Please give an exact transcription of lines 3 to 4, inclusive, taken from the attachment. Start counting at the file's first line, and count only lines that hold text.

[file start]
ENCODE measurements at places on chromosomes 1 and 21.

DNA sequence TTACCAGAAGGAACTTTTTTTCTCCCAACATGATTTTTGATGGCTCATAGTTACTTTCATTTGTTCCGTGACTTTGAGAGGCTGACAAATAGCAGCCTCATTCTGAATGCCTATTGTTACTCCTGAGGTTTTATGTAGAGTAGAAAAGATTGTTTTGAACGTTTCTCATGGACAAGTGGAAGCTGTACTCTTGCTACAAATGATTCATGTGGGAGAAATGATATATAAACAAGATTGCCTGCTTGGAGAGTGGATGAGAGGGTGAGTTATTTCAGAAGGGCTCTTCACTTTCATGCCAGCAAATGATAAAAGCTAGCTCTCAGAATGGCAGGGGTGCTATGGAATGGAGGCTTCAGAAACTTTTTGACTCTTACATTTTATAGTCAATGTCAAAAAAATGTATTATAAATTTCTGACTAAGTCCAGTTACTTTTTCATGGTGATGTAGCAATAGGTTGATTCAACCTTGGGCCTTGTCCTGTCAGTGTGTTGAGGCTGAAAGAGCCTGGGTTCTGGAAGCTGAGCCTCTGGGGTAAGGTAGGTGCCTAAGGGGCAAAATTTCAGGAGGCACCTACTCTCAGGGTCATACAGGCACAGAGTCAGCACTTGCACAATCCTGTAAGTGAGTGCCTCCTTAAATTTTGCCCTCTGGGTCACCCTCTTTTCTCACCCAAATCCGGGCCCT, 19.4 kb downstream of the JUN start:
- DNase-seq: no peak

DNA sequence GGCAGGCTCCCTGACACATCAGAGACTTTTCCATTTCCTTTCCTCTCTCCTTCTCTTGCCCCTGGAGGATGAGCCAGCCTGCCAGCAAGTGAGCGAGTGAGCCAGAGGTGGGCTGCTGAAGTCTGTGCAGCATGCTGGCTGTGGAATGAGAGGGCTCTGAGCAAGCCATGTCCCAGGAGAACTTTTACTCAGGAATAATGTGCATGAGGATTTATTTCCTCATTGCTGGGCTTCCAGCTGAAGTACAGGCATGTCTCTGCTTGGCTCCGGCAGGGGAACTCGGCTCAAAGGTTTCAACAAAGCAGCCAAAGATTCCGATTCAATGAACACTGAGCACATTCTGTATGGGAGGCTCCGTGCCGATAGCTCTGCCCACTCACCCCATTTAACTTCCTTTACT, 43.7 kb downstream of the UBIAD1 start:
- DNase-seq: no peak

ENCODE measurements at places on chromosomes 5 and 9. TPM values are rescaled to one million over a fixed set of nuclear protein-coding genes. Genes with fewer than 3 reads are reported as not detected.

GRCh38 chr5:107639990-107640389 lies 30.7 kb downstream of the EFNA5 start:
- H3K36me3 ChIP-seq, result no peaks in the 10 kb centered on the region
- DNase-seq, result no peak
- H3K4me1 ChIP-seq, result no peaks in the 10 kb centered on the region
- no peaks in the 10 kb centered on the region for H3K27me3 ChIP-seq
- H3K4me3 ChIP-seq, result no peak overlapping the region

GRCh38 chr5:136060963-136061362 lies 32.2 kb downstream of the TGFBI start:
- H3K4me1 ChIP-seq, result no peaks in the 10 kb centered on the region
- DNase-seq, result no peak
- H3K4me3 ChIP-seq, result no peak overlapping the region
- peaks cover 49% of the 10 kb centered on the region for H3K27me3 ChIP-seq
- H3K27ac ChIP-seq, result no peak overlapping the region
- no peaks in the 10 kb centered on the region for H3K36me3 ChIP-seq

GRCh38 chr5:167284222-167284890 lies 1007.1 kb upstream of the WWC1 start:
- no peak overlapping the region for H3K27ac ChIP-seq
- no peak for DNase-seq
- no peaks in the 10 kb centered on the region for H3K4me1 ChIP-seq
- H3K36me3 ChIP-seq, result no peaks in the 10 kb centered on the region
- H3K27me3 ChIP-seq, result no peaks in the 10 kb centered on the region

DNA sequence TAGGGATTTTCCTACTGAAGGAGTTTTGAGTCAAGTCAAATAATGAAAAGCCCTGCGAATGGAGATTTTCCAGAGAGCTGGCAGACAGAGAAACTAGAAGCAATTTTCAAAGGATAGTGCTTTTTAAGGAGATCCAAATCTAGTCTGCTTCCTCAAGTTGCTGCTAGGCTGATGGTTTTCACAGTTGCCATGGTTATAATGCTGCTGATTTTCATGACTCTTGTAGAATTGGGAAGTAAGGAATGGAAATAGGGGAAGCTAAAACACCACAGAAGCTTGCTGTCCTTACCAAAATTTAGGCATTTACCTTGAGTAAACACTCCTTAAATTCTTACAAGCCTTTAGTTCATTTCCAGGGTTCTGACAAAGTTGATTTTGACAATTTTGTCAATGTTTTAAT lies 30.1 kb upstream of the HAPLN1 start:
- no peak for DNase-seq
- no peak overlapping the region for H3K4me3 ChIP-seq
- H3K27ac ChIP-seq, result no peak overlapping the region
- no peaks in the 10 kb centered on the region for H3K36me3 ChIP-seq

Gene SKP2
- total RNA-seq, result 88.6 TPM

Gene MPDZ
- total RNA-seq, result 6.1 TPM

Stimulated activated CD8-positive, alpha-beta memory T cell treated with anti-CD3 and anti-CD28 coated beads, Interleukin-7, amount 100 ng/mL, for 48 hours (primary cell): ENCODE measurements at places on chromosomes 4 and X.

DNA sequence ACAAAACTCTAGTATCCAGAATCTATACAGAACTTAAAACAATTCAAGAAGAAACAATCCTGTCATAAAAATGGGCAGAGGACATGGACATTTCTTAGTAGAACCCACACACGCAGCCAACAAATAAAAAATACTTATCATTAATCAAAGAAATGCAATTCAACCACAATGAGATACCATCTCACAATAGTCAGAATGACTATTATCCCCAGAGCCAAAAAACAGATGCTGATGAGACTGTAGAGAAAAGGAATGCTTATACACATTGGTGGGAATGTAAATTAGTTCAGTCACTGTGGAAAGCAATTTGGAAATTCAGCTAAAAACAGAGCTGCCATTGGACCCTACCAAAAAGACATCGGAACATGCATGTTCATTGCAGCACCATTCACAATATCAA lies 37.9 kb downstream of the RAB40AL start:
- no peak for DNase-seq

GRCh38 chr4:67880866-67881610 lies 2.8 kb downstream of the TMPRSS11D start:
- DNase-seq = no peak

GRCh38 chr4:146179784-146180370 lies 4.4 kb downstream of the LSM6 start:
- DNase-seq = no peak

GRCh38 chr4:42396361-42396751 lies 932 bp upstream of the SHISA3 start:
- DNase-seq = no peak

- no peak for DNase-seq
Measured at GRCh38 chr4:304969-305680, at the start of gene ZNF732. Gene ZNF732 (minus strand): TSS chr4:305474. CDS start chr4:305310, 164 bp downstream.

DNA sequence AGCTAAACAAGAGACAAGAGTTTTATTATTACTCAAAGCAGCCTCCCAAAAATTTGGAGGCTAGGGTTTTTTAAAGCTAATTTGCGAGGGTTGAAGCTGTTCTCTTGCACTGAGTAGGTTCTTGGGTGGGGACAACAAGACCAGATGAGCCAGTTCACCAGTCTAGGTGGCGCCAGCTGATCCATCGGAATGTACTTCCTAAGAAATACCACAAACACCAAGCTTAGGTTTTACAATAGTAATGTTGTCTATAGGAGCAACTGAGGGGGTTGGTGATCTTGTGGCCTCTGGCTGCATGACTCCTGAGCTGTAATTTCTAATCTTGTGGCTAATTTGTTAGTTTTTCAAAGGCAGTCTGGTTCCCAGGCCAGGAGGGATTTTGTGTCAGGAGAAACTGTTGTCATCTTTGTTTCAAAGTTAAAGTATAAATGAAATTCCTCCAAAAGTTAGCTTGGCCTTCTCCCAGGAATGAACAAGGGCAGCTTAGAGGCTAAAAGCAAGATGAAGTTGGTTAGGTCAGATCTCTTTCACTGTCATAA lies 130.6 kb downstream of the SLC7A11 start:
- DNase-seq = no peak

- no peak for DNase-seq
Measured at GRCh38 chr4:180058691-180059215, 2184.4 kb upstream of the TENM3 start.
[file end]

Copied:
- DNase-seq: no peak

DNA sequence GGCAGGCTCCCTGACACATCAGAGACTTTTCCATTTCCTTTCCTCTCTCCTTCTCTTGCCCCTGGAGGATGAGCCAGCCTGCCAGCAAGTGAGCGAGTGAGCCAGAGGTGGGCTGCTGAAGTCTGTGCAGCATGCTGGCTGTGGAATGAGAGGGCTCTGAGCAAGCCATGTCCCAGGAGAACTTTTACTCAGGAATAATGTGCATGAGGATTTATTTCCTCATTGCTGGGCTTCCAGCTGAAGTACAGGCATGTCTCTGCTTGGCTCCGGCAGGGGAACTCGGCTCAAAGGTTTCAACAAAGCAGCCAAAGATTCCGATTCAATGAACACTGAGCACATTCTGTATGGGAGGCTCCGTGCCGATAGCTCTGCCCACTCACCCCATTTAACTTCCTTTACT, 43.7 kb downstream of the UBIAD1 start: